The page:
Both sides of the equation are satisfied with an impeccable comic touch. Zoe unhesitatingly chooses to save her husband rather than her captain (Niska is just gearing up for his Sophie’s-choice speech when she interrupts by pointing at Wash: “Him… I’m sorry, you were going to ask me to choose, you wanna finish?”). And Wash falls head over heels in love with Mal because of the captain’s “crazy” commitment to keep the pilot from breaking under torture by pressing the argument over Zoe between electric shocks. Niska’s devotion to the methods of Shan Yu (“Tie him up and hold him over the volcano's edge, and on that day, you will finally meet the man”) ends up revealing Mal to Wash instead of to the gangster—and Wash finally meets the Mal that earned Zoe’s undying loyalty under fire.
And that’s only the main plot! Elsewhere in this episode, Kaylee learns something new about River, Inara spends quality time with an unusual client, and questions arise about why there are so many apples in the galley. I might ask the same question of you, Noel: Why are there so many apples in this episode?
Noel Murray: Why are there so many apples in this episode? They, and the ribs in Zoe’s story, are symbolic of the Edenic innocence of… nah, I’m just yankin’ ya. The apples are there because fresh fruit is precious in this time and place—and “healthsome” to boot—and Jayne feels guilty, so he buys a crate for the galley, to alleviate his conscience a bit. It’s a simple as that.
There is something interesting going on in this episode though, in regard to gender roles. I can’t say that I’ve ever been that wild about the Inara subplot in this episode, which sees her entertaining a politician who turns out to be—gasp!—a woman. I don’t have a problem with the titillation factor there; I just find the scenes between Inara and The Councillor boring. That said, it does tie in with the rest of “War Stories,” given that the fluid sexuality of the 2500s—and the acceptance thereof—may go hand-in-hand with the willingness of men and women to take on different responsibilities than they generally do in our society. (“One cannot always be oneself in the company of men,” Inara admits to The Councillor.)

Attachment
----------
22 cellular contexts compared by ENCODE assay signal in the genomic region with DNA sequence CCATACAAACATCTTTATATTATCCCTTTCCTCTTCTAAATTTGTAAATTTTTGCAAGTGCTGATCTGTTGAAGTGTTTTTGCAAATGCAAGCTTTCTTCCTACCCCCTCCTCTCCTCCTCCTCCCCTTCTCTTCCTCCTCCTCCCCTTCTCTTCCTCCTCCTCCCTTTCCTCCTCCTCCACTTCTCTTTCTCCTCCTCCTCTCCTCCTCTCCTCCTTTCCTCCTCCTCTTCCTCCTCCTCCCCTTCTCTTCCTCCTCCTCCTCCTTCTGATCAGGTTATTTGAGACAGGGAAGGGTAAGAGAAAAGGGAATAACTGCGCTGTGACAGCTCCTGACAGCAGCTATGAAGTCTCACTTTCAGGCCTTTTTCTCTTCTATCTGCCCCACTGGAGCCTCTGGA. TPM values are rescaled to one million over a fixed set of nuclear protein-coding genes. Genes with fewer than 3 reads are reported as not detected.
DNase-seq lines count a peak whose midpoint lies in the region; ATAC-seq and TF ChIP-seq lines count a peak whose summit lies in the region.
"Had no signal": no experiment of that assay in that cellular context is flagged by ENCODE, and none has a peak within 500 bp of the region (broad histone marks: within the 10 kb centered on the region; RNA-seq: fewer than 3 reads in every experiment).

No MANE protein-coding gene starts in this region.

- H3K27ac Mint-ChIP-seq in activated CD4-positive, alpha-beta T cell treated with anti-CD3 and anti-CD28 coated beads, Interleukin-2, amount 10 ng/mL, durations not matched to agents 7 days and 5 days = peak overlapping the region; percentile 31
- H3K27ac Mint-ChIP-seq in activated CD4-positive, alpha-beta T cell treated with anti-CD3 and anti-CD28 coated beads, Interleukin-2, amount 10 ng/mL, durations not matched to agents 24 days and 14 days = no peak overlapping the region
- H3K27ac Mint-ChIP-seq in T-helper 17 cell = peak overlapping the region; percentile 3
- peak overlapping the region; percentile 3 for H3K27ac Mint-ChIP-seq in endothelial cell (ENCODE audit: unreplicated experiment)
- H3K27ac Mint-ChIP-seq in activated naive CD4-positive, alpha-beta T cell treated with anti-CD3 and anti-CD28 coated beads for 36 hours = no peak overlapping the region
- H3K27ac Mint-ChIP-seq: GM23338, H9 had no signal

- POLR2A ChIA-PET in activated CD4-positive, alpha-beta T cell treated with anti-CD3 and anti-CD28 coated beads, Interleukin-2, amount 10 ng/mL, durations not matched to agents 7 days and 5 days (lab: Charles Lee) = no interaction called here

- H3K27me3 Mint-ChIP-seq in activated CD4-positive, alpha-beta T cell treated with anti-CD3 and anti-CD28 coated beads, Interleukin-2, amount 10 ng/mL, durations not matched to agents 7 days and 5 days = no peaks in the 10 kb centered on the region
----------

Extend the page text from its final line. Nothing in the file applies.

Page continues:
I could go further and say there’s a bit of thematic meaning to the Kaylee/River scenes you mention. At the start of the episode, Kaylee and River are running around like little girls, with Kaylee snatching an apple back that River stole from her, saying, “No power in the ’verse can stop me.” At the end of the episode, the ladies have gone to war alongside Zoe, Wash, Jayne, Book, and Simon, storming Niska’s skyplex to free Mal, and during the melee, River grabs Kaylee’s gun and shoots three guards dead with three shots—without even really looking. (“No power in the ’verse can stop me,” she smiles.) She’s taken on a new role: from skittish, silly kid to warrior-woman.